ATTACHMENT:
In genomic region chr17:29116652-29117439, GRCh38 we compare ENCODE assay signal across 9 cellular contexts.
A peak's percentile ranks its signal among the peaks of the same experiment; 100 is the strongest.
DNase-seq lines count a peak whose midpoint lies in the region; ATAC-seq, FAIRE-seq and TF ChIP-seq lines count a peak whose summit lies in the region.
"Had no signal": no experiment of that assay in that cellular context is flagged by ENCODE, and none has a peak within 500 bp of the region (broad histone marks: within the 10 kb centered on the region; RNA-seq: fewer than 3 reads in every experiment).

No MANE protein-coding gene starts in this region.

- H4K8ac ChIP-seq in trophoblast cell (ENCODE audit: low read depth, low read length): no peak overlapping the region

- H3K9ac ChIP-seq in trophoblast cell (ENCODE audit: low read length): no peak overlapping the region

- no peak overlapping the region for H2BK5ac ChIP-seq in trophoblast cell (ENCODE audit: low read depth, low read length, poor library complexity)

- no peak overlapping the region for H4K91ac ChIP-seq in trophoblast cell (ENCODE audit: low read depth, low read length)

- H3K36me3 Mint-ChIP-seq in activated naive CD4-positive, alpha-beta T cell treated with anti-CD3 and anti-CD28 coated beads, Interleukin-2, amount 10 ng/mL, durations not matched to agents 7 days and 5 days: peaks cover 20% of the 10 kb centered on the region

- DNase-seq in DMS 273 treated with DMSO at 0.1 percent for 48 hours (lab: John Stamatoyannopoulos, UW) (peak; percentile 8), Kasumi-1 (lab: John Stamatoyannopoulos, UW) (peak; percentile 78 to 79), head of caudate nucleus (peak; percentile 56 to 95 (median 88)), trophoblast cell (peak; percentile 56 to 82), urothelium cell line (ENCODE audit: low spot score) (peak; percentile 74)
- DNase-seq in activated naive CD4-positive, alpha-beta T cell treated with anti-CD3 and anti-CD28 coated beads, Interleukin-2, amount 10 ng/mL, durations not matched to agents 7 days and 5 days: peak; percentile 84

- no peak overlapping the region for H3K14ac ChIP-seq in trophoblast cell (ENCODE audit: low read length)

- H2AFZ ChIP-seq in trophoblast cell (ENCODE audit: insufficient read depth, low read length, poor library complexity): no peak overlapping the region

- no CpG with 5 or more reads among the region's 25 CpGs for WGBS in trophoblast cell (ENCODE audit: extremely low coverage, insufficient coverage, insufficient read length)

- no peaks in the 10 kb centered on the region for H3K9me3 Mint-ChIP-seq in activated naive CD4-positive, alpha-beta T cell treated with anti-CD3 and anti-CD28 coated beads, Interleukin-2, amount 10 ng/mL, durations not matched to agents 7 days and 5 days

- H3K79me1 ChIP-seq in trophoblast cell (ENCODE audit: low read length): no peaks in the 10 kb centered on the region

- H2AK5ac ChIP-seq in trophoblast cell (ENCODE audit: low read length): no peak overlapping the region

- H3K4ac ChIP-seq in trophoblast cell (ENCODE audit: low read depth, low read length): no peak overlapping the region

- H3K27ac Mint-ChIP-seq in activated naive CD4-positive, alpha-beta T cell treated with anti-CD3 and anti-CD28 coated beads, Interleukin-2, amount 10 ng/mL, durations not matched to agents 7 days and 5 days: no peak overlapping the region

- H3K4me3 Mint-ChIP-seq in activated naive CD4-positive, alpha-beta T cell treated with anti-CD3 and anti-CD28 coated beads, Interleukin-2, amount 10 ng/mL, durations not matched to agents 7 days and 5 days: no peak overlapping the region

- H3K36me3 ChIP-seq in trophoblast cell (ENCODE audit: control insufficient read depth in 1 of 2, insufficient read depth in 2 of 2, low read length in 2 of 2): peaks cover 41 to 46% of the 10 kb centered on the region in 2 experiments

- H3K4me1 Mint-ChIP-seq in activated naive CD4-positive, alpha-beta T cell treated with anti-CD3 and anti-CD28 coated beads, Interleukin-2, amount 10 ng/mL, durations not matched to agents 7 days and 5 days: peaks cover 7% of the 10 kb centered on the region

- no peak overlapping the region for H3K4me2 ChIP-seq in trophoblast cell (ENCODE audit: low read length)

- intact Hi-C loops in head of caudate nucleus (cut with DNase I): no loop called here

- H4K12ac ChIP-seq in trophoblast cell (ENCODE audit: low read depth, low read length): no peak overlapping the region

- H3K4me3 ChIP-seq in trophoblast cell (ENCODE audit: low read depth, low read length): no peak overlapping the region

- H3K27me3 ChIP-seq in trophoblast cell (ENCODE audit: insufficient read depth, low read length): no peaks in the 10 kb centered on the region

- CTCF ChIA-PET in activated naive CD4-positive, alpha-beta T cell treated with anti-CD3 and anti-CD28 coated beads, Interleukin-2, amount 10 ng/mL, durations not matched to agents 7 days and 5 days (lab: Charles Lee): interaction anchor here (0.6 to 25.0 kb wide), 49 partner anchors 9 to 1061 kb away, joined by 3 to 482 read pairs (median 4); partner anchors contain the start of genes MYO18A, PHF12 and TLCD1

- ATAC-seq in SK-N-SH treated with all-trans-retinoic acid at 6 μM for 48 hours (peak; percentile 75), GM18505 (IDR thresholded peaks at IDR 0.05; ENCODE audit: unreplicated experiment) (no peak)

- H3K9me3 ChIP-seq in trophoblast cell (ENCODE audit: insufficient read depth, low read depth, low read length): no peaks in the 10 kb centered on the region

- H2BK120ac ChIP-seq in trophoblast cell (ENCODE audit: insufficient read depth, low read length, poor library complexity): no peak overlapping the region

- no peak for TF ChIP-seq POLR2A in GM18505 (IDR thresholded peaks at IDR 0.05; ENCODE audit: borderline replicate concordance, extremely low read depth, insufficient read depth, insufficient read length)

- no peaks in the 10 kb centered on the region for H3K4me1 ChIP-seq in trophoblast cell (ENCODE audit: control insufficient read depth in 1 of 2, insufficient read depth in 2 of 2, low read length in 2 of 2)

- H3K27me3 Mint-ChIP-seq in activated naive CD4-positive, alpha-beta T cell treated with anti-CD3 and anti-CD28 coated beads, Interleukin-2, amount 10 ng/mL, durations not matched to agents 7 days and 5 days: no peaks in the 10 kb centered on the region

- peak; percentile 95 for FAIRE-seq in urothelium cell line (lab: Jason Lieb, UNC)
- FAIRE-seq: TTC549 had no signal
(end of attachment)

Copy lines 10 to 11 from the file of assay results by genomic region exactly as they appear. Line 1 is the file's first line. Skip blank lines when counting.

- H3K36me3 Mint-ChIP-seq in activated naive CD4-positive, alpha-beta T cell treated with anti-CD3 and anti-CD28 coated beads, Interleukin-2, amount 10 ng/mL, durations not matched to agents 7 days and 5 days: peaks cover 20% of the 10 kb centered on the region

- DNase-seq in DMS 273 treated with DMSO at 0.1 percent for 48 hours (lab: John Stamatoyannopoulos, UW) (peak; percentile 8), Kasumi-1 (lab: John Stamatoyannopoulos, UW) (peak; percentile 78 to 79), head of caudate nucleus (peak; percentile 56 to 95 (median 88)), trophoblast cell (peak; percentile 56 to 82), urothelium cell line (ENCODE audit: low spot score) (peak; percentile 74)